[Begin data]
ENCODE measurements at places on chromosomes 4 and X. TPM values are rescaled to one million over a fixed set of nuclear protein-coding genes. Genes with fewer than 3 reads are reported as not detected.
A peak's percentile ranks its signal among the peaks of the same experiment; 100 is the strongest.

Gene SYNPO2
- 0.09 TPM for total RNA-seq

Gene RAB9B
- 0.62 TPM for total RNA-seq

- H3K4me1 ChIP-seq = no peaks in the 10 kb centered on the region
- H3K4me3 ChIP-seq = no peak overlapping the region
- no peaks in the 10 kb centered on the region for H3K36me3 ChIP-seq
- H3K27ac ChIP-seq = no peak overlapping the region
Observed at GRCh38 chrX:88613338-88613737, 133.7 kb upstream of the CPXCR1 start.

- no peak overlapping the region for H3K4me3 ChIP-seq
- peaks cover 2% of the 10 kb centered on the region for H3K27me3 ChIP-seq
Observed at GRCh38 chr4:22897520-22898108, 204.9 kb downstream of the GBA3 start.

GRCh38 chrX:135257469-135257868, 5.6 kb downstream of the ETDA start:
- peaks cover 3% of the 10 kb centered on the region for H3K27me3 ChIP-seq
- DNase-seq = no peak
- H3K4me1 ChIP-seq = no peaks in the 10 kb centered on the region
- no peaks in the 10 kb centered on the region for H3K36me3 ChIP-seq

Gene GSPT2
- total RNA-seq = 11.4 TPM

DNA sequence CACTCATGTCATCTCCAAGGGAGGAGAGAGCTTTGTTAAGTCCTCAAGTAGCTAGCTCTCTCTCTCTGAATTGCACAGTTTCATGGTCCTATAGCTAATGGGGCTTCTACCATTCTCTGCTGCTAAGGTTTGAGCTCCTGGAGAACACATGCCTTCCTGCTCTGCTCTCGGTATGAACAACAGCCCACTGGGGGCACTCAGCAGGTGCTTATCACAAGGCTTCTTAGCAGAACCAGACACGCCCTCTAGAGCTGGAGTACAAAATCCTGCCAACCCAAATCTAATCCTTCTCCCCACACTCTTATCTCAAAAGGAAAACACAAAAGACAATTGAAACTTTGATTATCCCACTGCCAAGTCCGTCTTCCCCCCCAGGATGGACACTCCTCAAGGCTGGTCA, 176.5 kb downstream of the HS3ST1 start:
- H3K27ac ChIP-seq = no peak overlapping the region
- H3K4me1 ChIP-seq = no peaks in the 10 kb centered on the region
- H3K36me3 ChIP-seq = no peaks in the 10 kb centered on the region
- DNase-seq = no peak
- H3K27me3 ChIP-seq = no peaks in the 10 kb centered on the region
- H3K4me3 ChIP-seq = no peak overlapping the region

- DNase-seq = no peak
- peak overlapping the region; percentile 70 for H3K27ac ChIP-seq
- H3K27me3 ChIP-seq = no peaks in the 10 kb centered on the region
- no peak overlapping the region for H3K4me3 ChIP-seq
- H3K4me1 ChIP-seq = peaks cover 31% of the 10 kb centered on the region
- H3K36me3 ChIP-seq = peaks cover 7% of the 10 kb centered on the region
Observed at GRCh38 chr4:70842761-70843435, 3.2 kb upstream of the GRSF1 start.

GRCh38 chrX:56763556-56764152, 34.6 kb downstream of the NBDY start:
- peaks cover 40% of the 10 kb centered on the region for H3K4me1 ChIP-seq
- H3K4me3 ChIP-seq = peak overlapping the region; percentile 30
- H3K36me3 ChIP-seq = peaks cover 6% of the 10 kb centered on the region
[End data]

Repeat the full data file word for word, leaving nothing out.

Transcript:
ENCODE measurements at places on chromosomes 4 and X. TPM values are rescaled to one million over a fixed set of nuclear protein-coding genes. Genes with fewer than 3 reads are reported as not detected.
A peak's percentile ranks its signal among the peaks of the same experiment; 100 is the strongest.

Gene SYNPO2
- 0.09 TPM for total RNA-seq

Gene RAB9B
- 0.62 TPM for total RNA-seq

- H3K4me1 ChIP-seq = no peaks in the 10 kb centered on the region
- H3K4me3 ChIP-seq = no peak overlapping the region
- no peaks in the 10 kb centered on the region for H3K36me3 ChIP-seq
- H3K27ac ChIP-seq = no peak overlapping the region
Observed at GRCh38 chrX:88613338-88613737, 133.7 kb upstream of the CPXCR1 start.

- no peak overlapping the region for H3K4me3 ChIP-seq
- peaks cover 2% of the 10 kb centered on the region for H3K27me3 ChIP-seq
Observed at GRCh38 chr4:22897520-22898108, 204.9 kb downstream of the GBA3 start.

GRCh38 chrX:135257469-135257868, 5.6 kb downstream of the ETDA start:
- peaks cover 3% of the 10 kb centered on the region for H3K27me3 ChIP-seq
- DNase-seq = no peak
- H3K4me1 ChIP-seq = no peaks in the 10 kb centered on the region
- no peaks in the 10 kb centered on the region for H3K36me3 ChIP-seq

Gene GSPT2
- total RNA-seq = 11.4 TPM

DNA sequence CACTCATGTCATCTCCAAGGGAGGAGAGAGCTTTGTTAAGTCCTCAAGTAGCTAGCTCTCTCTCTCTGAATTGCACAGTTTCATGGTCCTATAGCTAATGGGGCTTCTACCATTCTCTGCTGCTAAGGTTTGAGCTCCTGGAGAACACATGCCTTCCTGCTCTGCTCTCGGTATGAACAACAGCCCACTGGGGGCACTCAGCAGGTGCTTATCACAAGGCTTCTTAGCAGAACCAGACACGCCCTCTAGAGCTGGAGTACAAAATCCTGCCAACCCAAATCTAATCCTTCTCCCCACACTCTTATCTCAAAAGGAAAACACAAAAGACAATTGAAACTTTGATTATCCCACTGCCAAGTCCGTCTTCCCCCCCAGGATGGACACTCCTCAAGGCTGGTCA, 176.5 kb downstream of the HS3ST1 start:
- H3K27ac ChIP-seq = no peak overlapping the region
- H3K4me1 ChIP-seq = no peaks in the 10 kb centered on the region
- H3K36me3 ChIP-seq = no peaks in the 10 kb centered on the region
- DNase-seq = no peak
- H3K27me3 ChIP-seq = no peaks in the 10 kb centered on the region
- H3K4me3 ChIP-seq = no peak overlapping the region

- DNase-seq = no peak
- peak overlapping the region; percentile 70 for H3K27ac ChIP-seq
- H3K27me3 ChIP-seq = no peaks in the 10 kb centered on the region
- no peak overlapping the region for H3K4me3 ChIP-seq
- H3K4me1 ChIP-seq = peaks cover 31% of the 10 kb centered on the region
- H3K36me3 ChIP-seq = peaks cover 7% of the 10 kb centered on the region
Observed at GRCh38 chr4:70842761-70843435, 3.2 kb upstream of the GRSF1 start.

GRCh38 chrX:56763556-56764152, 34.6 kb downstream of the NBDY start:
- peaks cover 40% of the 10 kb centered on the region for H3K4me1 ChIP-seq
- H3K4me3 ChIP-seq = peak overlapping the region; percentile 30
- H3K36me3 ChIP-seq = peaks cover 6% of the 10 kb centered on the region